More people rushed into the room, one with an oxygen tank. The tiny room was now crowded, and my son began panicking and crying. The nurse with the oxygen tank tried to attach a tiny breathing mask to his face. My son swatted at it, so I held his arms and tried whispering Quranic verses into his ear. It got so loud in the room that there was no calming him down. Another nurse stuck his thigh with a needle. “The steroids should keep him from getting too tired to breathe,” she said. All I could do was squeeze his body tightly so the pediatric staff could work.
I felt as if I were outside my body. I was still calm, focusing only on trying to calm my son down. I still didn’t believe he was in that much danger. My mind didn’t catch up until the paramedics arrived. We were being rushed to the hospital. The verses I recited into my son’s ear were interrupted by the reality crashing down on me. “Shit,” I said quietly to myself. The first nurse who’d seen us was gathering my things while I kept my arms wrapped tightly around my son. “Is any of this normal?” I asked her. “Honestly? No,” she said.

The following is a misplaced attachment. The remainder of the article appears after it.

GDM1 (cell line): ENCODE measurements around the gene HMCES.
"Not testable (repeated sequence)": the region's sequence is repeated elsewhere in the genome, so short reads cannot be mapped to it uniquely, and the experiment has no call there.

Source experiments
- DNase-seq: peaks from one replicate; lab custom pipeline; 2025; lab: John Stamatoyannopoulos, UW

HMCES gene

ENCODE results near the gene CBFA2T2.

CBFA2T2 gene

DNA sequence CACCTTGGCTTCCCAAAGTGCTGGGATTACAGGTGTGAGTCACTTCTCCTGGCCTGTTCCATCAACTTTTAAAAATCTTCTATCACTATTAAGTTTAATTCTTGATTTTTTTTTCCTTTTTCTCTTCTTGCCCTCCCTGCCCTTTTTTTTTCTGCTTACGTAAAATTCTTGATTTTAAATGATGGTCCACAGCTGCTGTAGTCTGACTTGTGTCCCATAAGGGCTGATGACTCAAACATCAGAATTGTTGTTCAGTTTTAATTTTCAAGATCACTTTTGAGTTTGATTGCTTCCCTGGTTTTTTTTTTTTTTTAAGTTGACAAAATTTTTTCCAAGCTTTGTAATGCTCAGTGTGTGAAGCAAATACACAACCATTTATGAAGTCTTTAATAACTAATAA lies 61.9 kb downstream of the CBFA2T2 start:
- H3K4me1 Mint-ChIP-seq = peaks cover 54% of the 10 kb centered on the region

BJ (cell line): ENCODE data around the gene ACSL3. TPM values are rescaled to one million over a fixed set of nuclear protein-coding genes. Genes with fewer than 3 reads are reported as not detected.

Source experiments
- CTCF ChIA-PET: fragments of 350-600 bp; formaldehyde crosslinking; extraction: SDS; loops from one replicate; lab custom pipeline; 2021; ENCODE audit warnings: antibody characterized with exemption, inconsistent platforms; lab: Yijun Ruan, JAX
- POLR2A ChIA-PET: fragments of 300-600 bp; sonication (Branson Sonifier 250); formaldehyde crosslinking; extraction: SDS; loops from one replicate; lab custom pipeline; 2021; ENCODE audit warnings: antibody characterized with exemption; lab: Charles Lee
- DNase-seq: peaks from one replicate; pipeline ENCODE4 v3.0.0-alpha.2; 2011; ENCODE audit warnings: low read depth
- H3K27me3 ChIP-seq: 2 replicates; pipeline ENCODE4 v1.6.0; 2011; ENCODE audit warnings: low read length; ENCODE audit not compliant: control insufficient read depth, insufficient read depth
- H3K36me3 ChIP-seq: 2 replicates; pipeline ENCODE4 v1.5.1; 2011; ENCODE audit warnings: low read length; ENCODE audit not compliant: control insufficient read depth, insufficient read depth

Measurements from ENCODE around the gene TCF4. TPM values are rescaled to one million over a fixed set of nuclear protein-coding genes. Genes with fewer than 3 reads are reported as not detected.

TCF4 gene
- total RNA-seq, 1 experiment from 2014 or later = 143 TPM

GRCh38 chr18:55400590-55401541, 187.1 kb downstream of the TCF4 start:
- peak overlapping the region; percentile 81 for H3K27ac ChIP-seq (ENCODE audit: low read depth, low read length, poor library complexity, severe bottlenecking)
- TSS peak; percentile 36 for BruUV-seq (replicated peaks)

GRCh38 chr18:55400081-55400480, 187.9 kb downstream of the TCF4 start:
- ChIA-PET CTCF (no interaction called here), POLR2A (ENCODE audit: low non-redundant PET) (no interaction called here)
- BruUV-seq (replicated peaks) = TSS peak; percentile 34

I called my wife from the ambulance. I was scared. I was holding the oxygen mask to my son’s face and took a selfie. My son loves seeing himself on camera. It was the first time he’d smiled at me in forever. In that moment, he was the one comforting me.
We got to the emergency room pretty quickly. Because we were brought in by ambulance, my son was admitted right away. They attached him to more oxygen, this time through a breathing tube that was quickly fastened, with tape, to his poor, tiny baby cheeks. He was elated to see his mom, who came to meet us. We usually take shifts taking care of him, so when we’re both around, he gets extra smiley.